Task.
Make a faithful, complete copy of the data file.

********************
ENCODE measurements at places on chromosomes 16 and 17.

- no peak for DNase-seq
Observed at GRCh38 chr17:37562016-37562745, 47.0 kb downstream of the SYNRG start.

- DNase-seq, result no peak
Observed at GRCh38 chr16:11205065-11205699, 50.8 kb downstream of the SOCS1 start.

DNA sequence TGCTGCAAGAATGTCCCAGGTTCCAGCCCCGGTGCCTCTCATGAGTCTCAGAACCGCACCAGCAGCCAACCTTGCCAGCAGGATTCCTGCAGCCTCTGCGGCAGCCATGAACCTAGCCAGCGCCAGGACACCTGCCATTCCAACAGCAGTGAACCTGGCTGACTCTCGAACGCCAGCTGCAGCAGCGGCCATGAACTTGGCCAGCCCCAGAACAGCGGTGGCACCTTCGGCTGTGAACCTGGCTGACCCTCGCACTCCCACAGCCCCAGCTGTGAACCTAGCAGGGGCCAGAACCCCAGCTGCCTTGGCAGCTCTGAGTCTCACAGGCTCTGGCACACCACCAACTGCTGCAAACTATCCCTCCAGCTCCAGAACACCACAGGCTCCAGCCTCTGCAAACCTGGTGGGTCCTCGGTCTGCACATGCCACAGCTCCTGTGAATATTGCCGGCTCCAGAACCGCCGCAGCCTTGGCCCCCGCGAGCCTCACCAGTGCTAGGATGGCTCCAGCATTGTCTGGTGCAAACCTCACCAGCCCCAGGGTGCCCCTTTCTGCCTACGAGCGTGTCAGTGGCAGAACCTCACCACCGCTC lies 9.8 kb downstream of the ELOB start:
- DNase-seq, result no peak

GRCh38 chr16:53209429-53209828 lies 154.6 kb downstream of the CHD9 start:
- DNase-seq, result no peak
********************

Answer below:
ENCODE measurements at places on chromosomes 16 and 17.

- no peak for DNase-seq
Observed at GRCh38 chr17:37562016-37562745, 47.0 kb downstream of the SYNRG start.

- DNase-seq, result no peak
Observed at GRCh38 chr16:11205065-11205699, 50.8 kb downstream of the SOCS1 start.

DNA sequence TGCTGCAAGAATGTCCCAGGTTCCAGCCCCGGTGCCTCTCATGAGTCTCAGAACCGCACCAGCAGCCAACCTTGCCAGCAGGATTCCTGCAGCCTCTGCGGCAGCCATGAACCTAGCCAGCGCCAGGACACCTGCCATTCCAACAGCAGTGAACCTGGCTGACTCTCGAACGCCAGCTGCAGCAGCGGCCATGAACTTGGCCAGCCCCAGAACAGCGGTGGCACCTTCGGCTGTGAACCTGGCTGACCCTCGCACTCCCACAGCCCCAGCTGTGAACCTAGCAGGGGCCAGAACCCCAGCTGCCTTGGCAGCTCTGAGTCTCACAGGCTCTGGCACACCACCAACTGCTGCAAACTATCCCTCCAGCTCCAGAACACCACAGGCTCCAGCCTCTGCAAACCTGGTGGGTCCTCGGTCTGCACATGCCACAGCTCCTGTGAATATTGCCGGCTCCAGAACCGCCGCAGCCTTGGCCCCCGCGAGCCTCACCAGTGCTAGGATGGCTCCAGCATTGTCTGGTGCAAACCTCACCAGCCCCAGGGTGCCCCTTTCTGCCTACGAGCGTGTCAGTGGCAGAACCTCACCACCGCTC lies 9.8 kb downstream of the ELOB start:
- DNase-seq, result no peak

GRCh38 chr16:53209429-53209828 lies 154.6 kb downstream of the CHD9 start:
- DNase-seq, result no peak